Labor bailing out of wild dog controls
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Labor bailing out of wild dog controls

State Member for Gippsland East, Tim Bull, has hit out at the Labor Party’s decision to end the very successful wild dog and fox bounty on November 29.

“As we know there is no easy solution to this problem, but the dog bounty has resulted in over 1,557 wild dog pelts being handed in to date and has proved its worth.

“This government has made a number of positive changes in relation to wild dogs and has not only re-committed to the bounty, but has announced a $4m boost to the aerial baiting program.

“Labor has said it will not fund the bounty and in a major faux pas has said it will put the money into aerial baiting, but the total spend is less than what the Coalition will spend on aerial baiting – while keeping the bounty.

“Under the Coalition you don’t have to choose between one or the other.

“I will give the Labor candidate for Benambra some credit, at least she has expressed her disappointment at her party’s policy. She seems to understand we need all actions, but her city based masters just don’t understand.

“In the past three years the total amount paid out for the bounty was $131,290, while the cost of this year’s two aerial baiting campaigns was around $500,000, so yet again Labor confirms that it does not understand value for money or budgets in general.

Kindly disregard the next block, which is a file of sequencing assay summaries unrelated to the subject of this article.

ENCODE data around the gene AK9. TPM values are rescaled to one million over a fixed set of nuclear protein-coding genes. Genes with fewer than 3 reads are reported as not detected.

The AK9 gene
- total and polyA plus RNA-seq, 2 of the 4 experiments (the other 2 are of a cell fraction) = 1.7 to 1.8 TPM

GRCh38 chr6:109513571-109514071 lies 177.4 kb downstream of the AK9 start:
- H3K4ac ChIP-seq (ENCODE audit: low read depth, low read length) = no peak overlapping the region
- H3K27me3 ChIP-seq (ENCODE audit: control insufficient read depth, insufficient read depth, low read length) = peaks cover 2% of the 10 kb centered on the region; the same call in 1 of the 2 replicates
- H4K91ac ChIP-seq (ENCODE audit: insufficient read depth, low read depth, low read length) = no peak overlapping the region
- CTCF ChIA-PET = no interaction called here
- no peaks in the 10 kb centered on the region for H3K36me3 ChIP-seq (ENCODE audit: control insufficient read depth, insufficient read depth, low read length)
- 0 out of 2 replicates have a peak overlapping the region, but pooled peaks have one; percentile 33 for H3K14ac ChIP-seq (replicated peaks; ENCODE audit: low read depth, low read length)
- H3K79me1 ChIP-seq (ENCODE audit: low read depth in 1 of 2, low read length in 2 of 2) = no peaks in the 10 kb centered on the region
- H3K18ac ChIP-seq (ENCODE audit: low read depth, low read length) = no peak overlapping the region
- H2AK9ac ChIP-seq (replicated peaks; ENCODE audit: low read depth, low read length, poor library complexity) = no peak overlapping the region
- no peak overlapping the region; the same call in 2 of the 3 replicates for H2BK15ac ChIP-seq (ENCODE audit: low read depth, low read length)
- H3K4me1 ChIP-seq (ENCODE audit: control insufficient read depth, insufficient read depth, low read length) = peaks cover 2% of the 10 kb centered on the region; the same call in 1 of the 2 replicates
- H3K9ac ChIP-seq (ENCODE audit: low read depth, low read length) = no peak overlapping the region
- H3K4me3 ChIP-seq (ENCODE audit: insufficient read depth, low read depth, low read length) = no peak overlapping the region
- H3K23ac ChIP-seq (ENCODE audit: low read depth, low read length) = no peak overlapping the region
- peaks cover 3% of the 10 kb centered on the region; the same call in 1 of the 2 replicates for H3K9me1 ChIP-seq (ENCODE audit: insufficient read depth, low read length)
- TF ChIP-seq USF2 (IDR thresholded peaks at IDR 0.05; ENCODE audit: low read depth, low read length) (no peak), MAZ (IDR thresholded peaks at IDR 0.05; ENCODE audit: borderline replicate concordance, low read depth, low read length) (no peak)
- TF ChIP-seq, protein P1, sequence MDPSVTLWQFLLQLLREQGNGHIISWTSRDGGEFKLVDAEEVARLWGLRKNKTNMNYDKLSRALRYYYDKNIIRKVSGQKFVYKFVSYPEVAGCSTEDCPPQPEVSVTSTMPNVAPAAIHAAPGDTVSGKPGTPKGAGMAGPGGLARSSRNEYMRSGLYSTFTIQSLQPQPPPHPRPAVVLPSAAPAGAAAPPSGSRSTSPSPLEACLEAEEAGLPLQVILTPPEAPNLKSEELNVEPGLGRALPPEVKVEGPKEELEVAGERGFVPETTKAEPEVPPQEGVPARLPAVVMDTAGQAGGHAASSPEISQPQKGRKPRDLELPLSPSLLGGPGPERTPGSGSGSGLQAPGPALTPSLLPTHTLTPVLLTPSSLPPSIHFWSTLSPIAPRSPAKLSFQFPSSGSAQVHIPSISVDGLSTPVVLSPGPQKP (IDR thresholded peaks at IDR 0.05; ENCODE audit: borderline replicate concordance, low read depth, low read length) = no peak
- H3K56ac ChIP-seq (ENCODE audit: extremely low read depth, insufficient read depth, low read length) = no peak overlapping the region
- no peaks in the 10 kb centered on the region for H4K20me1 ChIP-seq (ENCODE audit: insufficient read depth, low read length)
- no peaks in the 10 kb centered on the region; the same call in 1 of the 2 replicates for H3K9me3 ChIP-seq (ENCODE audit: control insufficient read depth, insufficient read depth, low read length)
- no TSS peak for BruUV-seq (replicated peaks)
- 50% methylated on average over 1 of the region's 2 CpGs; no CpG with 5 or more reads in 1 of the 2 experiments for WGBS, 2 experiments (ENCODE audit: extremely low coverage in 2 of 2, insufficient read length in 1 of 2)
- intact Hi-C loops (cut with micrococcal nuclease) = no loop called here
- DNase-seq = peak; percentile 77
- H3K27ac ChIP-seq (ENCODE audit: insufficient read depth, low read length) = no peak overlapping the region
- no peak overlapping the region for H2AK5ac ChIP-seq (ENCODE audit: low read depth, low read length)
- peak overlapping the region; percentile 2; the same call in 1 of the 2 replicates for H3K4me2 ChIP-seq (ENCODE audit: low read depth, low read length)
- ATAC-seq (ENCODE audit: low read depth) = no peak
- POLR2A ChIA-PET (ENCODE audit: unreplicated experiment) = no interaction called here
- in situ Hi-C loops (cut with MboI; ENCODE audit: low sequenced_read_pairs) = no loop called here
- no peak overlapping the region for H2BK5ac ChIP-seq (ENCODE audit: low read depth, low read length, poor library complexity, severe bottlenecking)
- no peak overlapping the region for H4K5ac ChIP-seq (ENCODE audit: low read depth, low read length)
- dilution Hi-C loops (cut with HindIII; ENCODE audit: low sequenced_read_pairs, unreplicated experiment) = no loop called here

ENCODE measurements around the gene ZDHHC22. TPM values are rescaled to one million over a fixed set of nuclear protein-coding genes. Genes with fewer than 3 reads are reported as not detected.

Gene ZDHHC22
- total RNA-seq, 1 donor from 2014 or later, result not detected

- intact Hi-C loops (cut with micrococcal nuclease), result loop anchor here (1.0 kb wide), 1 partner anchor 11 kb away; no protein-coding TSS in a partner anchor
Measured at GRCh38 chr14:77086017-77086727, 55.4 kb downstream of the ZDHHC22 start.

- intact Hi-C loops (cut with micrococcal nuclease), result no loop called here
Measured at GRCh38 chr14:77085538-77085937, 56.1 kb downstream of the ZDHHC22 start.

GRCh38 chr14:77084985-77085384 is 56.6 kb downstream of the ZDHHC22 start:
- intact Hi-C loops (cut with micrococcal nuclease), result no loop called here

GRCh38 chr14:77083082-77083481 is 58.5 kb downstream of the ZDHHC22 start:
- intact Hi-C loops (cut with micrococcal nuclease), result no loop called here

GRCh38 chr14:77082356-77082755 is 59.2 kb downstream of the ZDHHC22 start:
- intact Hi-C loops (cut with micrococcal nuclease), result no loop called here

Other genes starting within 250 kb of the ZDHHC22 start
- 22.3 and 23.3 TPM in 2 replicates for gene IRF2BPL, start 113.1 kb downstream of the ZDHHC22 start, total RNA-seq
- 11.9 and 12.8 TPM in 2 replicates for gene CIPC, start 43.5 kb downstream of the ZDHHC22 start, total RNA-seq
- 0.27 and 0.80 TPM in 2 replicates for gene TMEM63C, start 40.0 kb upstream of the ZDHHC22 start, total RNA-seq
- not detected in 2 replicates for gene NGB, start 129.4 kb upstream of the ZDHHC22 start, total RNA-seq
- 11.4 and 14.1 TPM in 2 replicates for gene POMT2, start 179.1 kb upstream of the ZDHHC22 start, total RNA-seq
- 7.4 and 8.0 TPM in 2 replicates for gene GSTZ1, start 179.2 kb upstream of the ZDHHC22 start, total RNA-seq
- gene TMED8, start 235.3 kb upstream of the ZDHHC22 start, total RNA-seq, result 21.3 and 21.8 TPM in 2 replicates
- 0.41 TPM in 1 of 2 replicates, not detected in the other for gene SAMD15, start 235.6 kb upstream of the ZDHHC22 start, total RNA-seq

“This latest error comes after Labor for many years sat idle and did nothing on the wild dog front,” Mr Bull said.

He said the Coalition had made a number of positive changes including:
•    Re-introduction of Lanes traps at the request of doggers and local community members after they were banned by Labor.

•    Introduction of the wild dog and fox bounty and then doubled the wild dog bounty in January 2013 to $100, which has seen over 1200 pelts handed in.  

•    Established and grown community baiting programs with many landholders now participating.

•    Maintained 72 hour trap checking for doggers (rather than move to 24 hour checking as was to occur under Labor) to allow doggers more flexibility to go about their business.

•    Allowed farmers to undertake dog control measures outside their boundary as part of their co-ordinated baiting programs - with the intention to grow this in more areas.

•    Provided iPads to the doggers so data can be entered in the field, removing the need for doggers to spend time in offices and thus allowing more time in the field.

•    Now employing contractor and casual staff to provide more flexibility to the dog control program.  This is forming the basis of a transition plan with some of the contractors/casuals being employed aged in their 30’s and 40’s.

•    Recently changed legislation to allow for the introduction of mobile bait manufacturing stations.

•    Recent commitment to completely abolish the 3km buffer zone

•    New local Wild Dog Management Zone work plans are also now in place, which contain operational targets and allow government and industry to effectively work together using all available tools including trapping, baiting, shooting, exclusion fencing, guardian animals and good animal husbandry to reduce wild dog impacts.

•    Training an additional 25 DEPI Field Service Officers in 1080 bait deployment to assist in peak activity periods.